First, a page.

False Solomon's Seal (False Spikenard)

Media
Photo of false Solomon's seal plant with flower cluster
Scientific Name
Maianthemum racemosum (formerly Smilacena racemosa)
Family
Asparagaceae (asparaguses) (formerly in the Liliaceae)
Description

False Solomon's seal is an herbaceous perennial growing from a long, creeping rhizome. The stalk is arching, usually unbranched, and slightly zigzags between the leaf nodes. The flowers are in a plumelike cluster of minute florets arising from the tips of the plant stalks, fragrant, creamy white. Blooms May–June. The leaves are alternate, spreading horizontally in 2 ranks, broadly elliptical, similar to those of true Solomon's seal (Polygonatum biflorum) but with fewer veins. The fruits are red berries, often with purple dots.

Similar species: Although the foliage is quite similar, the flower arrangement of the true and the false Solomon’s seals is so different that identification presents no problem. Also, the fruits of true Solomon's seal are dark blue at maturity, not red.

Size
Stem length: 2–3 feet.
Where To Find
image of False Solomon’s Seal False Spikenard distribution map
Statewide.
Common statewide in rich soils of bottomland and upland forests.
Using new technology, botanists are using molecular (DNA) characteristics to provide new insights into the relationships among plant groups, and recently they've been dividing several large plant families into new, smaller, separate families. False Solomon's seal, in the newer classification system, is now placed in the Asparagaceae, the asparagus family. The the asparagus family represents a division of plants that are all former members of the Liliaceae (lily family).

False Solomon's seal is a popular native plant for landscaping in partially shady locations, as it offers pretty sprays of flowers, bright berries, and interesting foliage, which turns yellow in fall.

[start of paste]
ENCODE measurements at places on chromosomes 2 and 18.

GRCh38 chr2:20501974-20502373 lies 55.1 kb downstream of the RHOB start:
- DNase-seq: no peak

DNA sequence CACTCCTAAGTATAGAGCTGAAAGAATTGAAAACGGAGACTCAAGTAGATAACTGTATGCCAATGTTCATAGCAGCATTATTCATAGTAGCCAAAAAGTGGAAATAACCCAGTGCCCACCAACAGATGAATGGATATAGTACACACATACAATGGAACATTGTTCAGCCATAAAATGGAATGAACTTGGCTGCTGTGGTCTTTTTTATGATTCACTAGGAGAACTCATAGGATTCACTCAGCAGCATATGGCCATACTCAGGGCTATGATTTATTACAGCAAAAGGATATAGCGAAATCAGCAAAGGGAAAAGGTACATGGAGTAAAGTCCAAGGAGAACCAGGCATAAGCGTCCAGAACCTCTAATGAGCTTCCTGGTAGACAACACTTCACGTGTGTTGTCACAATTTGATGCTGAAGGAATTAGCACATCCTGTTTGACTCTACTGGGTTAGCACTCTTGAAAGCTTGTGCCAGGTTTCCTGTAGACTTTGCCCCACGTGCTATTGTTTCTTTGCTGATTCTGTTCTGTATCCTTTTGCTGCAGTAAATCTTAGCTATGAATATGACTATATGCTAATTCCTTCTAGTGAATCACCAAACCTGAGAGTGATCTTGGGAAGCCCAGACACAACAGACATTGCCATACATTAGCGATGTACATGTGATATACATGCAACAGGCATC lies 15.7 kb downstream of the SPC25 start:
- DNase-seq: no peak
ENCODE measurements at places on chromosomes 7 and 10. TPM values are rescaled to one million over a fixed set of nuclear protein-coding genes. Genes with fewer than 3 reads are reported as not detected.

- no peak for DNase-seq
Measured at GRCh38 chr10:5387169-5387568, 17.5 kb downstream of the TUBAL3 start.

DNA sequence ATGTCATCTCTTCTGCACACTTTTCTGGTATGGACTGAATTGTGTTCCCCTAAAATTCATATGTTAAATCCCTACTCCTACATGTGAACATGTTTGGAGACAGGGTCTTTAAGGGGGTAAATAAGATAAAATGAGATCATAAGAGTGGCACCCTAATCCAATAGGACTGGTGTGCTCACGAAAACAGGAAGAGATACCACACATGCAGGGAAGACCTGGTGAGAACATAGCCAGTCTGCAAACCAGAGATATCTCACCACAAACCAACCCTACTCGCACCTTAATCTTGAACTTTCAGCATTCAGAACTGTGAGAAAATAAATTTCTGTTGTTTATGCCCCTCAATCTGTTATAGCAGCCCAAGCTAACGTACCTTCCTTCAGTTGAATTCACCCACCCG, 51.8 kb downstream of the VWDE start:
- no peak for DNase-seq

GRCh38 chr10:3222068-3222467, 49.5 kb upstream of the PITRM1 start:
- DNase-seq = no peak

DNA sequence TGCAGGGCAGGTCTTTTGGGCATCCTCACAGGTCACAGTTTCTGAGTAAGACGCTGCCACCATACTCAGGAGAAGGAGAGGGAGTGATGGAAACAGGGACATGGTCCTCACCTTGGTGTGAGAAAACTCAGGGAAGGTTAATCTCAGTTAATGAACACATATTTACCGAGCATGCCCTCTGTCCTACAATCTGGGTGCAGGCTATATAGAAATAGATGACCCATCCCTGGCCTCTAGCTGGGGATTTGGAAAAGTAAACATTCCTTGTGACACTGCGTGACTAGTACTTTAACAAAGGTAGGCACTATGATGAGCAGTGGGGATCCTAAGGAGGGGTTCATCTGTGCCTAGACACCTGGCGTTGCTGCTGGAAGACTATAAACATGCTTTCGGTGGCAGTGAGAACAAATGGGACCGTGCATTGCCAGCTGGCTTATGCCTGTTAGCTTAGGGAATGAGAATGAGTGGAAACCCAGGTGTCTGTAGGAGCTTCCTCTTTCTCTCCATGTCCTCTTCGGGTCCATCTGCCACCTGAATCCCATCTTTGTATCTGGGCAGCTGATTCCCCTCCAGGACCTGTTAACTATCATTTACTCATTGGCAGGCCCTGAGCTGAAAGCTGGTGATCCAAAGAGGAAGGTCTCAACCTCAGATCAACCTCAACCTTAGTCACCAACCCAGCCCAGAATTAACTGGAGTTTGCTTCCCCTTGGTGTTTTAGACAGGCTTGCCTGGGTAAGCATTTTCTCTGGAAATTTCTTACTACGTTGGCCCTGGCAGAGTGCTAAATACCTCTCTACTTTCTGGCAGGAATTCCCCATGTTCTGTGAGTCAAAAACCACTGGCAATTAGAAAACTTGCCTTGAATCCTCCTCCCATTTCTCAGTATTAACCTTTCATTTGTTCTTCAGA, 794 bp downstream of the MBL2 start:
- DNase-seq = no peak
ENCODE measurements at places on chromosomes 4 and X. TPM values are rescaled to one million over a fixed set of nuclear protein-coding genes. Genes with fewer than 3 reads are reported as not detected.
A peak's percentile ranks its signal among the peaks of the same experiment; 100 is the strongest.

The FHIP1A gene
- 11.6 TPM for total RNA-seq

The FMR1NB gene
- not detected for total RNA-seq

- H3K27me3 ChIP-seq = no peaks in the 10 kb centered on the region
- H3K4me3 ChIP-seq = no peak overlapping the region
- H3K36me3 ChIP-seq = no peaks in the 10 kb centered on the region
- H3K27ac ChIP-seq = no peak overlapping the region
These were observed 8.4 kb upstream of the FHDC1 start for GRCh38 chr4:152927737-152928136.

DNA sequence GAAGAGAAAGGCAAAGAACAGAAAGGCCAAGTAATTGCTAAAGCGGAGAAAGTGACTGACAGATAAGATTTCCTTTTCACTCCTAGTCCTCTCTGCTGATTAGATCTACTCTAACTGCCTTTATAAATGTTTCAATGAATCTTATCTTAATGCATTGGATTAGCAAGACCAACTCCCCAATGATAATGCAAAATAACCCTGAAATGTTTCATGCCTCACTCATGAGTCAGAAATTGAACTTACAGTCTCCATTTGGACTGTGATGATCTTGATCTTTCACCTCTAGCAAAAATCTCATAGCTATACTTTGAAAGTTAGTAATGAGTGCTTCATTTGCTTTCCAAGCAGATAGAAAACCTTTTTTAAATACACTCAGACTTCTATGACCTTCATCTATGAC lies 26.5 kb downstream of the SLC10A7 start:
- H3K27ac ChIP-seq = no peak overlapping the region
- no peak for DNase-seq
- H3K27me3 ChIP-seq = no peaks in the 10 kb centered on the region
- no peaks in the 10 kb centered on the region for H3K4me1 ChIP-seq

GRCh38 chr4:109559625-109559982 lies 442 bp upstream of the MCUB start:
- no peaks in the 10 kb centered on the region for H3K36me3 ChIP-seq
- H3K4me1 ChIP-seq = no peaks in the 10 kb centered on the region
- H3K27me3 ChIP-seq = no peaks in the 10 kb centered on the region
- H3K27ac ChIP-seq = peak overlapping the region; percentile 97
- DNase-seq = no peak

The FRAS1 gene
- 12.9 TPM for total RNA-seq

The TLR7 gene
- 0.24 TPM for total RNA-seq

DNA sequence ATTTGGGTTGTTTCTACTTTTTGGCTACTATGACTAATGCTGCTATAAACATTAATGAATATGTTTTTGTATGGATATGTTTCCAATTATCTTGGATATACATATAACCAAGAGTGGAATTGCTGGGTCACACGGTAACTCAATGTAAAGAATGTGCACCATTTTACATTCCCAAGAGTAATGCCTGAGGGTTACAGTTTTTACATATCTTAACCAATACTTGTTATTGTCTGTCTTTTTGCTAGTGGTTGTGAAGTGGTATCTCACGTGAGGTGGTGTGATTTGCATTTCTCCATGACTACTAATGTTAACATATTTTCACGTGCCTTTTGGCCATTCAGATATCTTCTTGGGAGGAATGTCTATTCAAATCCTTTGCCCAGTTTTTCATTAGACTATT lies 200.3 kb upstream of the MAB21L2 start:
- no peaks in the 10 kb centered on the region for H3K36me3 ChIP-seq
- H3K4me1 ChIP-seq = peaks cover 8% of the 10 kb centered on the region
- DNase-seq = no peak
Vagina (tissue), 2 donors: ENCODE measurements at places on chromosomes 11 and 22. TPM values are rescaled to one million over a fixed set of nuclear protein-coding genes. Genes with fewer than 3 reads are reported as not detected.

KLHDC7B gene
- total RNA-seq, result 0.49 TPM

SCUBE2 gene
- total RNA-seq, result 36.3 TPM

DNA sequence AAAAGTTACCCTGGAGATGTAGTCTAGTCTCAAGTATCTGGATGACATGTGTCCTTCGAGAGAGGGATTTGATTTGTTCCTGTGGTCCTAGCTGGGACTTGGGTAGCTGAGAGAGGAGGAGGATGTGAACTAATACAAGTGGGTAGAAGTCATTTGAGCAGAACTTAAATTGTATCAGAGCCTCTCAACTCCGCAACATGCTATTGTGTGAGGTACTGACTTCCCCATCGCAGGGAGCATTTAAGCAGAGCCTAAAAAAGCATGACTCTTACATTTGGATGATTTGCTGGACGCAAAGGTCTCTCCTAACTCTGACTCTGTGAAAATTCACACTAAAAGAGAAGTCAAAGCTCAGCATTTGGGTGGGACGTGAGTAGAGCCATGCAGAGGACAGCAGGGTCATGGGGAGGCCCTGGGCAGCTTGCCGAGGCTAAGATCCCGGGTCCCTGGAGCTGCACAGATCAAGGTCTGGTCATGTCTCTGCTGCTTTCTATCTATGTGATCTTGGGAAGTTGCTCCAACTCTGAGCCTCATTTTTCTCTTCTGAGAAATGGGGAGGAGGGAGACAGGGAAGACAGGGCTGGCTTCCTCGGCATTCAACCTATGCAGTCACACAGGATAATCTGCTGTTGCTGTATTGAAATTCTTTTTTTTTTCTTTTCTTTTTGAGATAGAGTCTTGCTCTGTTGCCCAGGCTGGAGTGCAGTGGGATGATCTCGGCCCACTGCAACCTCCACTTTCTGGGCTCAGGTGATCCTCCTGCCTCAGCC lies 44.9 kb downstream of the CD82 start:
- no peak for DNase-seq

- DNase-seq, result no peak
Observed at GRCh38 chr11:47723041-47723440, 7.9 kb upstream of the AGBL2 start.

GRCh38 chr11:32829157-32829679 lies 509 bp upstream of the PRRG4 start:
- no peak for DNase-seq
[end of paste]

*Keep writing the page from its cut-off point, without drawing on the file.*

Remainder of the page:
The young shoots can be cooked and eaten like asparagus, in all the ways asparagus might be served: as a side dish, in stir-fries, omelets, casseroles, soups, and so on. Since collecting this way may kill the plant, only harvest this native wildflower where it very abundant, and do not overcollect in any given area.

The ripe berries may also be eaten raw or cooked. Note that they are said to have laxative properties, especially if you eat a lot of them

The roots of this species have been used medicinally.

This plant was named "false Solomon's seal" because of its resemblance to a plant called Solomon's seal.

Various bees, flies, and beetles are attracted to the flowers.

Fruit-eating birds, as well as rodents, eat the berries and thereby spread the seed to new areas.

Deer and other herbivores browse the foliage.

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About Wildflowers, Grasses and Other Nonwoody Plants in Missouri
A very simple way of thinking about the green world is to divide the vascular plants into two groups: woody and nonwoody (or herbaceous). But this is an artificial division; many plant families include some species that are woody and some that are not. The diversity of nonwoody vascular plants is staggering! Think of all the ferns, grasses, sedges, lilies, peas, sunflowers, nightshades, milkweeds, mustards, mints, and mallows — weeds and wildflowers — and many more!